New Jersey has seen a five percent reduction in its government workforce over the past 12 months, the largest drop of any state in the nation.
During that span 34,600 federal, state and local government workers have joined the ranks of the unemployed, putting the raw total of government jobs lost third behind only New York and California.
“It doesn’t surprise me,” said Bill Dressel, executive director of the State League of Municipalities. “I see that local governments in particular have been reducing their workforces quite dramatically over the past two years, more than I have ever seen in my tenure with the League. I suspect that trend will most definitely continue, hopefully not at that alarming rate.”
And while some call the decline in government employees good for residents burdened by bloated public payrolls, Dressel and others say the cuts no longer come from fat but from the bone of municipal and state services.
“When we start looking at reductions in fire and police and EMTs – social workers, public works employees and sanitation workers, you are talking about public services, you are talking about safety and quality of life and you are talking about cuts in some of the most important services that impact on people’s lives,” Dressel said.
Municipal police forces have been some of the hardest hit over the past 18 months, as some 3,800 cops have hit the unemployment line. The cuts have left a public safety void in places like Camden and Trenton that can ill afford rising crime.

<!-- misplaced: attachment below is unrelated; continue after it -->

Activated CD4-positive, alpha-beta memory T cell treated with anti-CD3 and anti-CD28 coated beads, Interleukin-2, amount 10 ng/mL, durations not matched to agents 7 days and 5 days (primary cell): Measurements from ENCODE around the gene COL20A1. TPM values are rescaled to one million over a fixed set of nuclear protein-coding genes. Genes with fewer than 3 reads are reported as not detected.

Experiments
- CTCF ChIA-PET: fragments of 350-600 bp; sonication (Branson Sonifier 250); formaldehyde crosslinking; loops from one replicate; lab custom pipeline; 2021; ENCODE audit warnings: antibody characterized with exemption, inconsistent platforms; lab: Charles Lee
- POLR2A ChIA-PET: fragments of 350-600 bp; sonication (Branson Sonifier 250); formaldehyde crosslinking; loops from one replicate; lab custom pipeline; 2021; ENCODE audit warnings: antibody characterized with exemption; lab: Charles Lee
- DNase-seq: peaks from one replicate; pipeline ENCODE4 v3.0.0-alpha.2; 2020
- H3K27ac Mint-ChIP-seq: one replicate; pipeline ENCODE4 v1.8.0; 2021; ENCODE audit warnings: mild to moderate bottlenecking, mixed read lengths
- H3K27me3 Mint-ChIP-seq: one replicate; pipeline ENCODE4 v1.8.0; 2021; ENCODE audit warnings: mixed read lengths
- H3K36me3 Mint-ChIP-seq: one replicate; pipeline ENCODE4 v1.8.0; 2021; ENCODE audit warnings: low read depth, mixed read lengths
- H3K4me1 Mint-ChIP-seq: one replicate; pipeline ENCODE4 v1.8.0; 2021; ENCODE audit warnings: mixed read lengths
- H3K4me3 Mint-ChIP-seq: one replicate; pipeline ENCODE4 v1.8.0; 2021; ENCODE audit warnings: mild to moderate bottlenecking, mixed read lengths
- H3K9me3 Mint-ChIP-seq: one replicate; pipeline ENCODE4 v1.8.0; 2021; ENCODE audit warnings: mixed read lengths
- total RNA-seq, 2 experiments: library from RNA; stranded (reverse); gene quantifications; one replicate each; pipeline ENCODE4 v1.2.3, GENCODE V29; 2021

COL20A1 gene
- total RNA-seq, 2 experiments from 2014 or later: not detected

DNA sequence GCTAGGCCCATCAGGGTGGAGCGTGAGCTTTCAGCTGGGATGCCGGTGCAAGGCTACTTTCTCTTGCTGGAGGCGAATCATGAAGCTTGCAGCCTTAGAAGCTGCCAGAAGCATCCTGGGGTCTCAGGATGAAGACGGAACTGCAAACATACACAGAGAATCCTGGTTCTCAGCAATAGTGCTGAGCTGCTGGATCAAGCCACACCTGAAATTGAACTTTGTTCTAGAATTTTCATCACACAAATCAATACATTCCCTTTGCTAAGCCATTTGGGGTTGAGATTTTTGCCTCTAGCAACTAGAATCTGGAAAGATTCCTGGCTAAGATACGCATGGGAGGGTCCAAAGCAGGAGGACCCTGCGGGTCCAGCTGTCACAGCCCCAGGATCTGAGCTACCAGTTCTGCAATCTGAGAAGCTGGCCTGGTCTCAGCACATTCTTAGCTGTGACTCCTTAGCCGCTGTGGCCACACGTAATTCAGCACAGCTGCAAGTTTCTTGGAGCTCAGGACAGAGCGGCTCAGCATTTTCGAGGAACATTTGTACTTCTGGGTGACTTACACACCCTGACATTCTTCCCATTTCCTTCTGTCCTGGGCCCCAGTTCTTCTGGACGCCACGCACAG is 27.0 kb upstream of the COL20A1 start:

“Today there are nearly 3,800 less officers in New Jersey than there were in January of 2010,” said state PBA President Anthony Wieners. “Our Cities and municipalities across the state have been forced to abandon the specialty units that were formed over the years. The progress we made in reducing crime and improving the quality of our communities is being lost. Narcotics and gang units officers have been placed back into patrol. The community building done through school resource officers and neighborhood units has been forgotten. Entire lists of crimes go unanswered because of budget cuts. There is little room for anything but 911 response in many of our cities.”
The cut in government employees directly coincides with the passage of the 2 percent cap on property tax levies that was passed by the Legislature last year. That cap, which was intended to lower property taxes, also coincides with the plummeting real estate market. The result? Less revenue to pay for government services.
“It has forced municipalities to make some difficult choices,” Dressel said.
A spokesman for Gov. Chris Christie, who fought for the cap on tax levies and preached shared sacrifice in a tough fiscal climate, did not return an email for comment.
For more coverage of municipal layoffs see below: